What’s Wrong with the Nobel Prize
How come only fifteen women were ever awarded the prestigious accolade in science?
By Maria Popova
Inspired by this piece on the surprisingly dark origin of the Nobel Prize, Joe Hanson of the wonderful It’s Okay To Be Smart breaks down the inner workings of the esteemed accolade and discusses a darker aspect still — its chronic, hegemonic Middle-Aged White Man syndrome: Why was Rosalind Franklin snubbed? How come Alice Munro’s 2013 win made her only the fifteenth woman to ever win a Nobel in science? Isn’t it disheartening to hold Marie Curie, remarkable though she was, as such a dramatic outlier rather than one of many merited women?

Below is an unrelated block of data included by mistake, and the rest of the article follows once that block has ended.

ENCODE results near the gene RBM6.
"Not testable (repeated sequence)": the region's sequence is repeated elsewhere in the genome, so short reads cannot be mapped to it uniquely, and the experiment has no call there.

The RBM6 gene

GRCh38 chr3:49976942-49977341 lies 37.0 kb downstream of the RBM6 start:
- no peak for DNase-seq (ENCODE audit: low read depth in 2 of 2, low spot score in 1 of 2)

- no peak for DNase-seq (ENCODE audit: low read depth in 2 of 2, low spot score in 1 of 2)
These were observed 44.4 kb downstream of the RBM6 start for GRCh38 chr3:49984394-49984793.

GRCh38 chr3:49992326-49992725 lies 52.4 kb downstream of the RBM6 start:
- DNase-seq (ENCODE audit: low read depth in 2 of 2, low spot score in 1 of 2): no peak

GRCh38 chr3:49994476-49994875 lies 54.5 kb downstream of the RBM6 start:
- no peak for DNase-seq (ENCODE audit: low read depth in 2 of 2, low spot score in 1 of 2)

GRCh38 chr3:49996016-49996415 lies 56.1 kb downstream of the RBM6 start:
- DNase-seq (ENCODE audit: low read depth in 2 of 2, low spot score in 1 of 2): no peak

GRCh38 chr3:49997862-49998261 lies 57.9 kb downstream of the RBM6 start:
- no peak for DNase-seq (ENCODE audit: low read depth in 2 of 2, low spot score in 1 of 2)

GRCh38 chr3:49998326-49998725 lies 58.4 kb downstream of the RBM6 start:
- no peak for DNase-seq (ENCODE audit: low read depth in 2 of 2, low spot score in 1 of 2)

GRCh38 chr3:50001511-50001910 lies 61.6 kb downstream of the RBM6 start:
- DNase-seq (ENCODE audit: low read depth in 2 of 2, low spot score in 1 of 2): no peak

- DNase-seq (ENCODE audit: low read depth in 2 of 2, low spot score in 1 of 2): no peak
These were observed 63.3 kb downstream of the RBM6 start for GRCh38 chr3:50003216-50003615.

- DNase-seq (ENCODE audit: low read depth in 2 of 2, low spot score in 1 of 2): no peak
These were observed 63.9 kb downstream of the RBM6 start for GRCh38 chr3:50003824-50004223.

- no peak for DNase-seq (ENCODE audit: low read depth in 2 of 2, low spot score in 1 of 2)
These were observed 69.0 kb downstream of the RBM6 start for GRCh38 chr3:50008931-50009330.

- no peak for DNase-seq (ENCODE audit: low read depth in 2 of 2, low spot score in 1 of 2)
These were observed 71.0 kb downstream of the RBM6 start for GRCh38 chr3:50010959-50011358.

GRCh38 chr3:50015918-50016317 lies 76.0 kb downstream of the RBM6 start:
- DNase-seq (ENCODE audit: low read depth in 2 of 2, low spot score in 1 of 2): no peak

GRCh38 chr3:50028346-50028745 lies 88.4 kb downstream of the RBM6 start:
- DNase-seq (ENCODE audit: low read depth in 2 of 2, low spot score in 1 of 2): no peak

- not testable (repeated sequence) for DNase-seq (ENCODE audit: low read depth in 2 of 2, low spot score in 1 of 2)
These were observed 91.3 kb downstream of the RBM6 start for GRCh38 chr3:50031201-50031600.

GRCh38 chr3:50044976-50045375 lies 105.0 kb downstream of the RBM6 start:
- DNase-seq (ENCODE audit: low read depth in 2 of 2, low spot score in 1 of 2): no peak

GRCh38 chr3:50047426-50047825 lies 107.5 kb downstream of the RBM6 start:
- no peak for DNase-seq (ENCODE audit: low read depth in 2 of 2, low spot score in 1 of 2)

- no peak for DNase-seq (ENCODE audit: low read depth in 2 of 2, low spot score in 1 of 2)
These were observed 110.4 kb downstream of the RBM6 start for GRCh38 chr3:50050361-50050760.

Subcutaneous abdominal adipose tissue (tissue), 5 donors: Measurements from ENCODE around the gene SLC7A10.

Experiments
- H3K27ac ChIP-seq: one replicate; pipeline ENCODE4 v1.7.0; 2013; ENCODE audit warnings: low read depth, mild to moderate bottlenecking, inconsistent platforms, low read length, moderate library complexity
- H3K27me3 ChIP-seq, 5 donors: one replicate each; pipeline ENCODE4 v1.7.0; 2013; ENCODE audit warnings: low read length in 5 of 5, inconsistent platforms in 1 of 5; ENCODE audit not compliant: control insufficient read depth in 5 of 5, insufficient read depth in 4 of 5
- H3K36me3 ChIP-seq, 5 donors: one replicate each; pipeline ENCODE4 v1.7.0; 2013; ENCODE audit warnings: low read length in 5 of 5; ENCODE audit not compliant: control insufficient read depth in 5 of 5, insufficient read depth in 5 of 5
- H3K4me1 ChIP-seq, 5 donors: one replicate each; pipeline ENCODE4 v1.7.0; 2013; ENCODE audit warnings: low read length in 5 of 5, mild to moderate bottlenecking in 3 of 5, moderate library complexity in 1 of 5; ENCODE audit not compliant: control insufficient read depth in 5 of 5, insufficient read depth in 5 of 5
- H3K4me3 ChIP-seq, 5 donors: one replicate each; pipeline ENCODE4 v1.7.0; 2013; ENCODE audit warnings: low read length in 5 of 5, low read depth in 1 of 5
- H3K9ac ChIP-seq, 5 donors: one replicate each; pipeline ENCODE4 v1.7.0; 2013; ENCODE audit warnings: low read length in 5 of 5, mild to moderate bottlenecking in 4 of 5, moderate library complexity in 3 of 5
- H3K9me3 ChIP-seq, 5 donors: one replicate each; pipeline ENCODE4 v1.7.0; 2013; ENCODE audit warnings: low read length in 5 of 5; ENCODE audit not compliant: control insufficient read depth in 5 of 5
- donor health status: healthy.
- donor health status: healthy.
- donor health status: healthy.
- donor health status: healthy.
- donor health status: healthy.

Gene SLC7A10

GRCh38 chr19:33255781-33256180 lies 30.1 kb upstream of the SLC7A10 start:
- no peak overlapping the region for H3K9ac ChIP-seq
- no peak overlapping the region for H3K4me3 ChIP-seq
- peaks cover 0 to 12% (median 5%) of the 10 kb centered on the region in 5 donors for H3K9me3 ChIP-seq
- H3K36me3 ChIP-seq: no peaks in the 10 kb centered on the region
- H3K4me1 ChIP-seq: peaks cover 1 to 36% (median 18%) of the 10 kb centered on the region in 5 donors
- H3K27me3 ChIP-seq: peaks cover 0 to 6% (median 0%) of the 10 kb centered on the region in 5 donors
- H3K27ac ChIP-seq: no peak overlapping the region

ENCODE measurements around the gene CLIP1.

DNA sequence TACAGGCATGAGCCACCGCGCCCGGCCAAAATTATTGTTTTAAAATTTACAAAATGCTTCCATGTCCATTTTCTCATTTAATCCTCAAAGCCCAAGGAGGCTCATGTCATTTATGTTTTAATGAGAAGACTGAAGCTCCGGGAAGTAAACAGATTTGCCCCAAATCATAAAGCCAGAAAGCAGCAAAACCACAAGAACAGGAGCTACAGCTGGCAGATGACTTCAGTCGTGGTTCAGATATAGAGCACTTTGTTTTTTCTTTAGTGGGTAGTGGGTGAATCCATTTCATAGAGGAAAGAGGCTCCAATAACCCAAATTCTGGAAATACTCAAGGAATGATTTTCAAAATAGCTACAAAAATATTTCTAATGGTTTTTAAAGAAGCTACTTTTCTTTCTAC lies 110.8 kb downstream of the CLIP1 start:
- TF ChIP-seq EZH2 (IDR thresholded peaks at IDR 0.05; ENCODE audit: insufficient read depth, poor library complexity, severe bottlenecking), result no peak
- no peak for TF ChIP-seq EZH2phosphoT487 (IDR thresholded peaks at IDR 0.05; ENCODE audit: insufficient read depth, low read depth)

Except for the size of the pile of Swedish krona you get, not much has changed about the awarding of Nobel prizes in, well, ever. This begs the questions: Is it time to overhaul the Nobel prizes? Do they really represent how science is done? And what are they for, exactly?
Complement with this visual history of Nobel prizes and laureates and this rare look at Alfred Nobel’s will.
Published November 5, 2013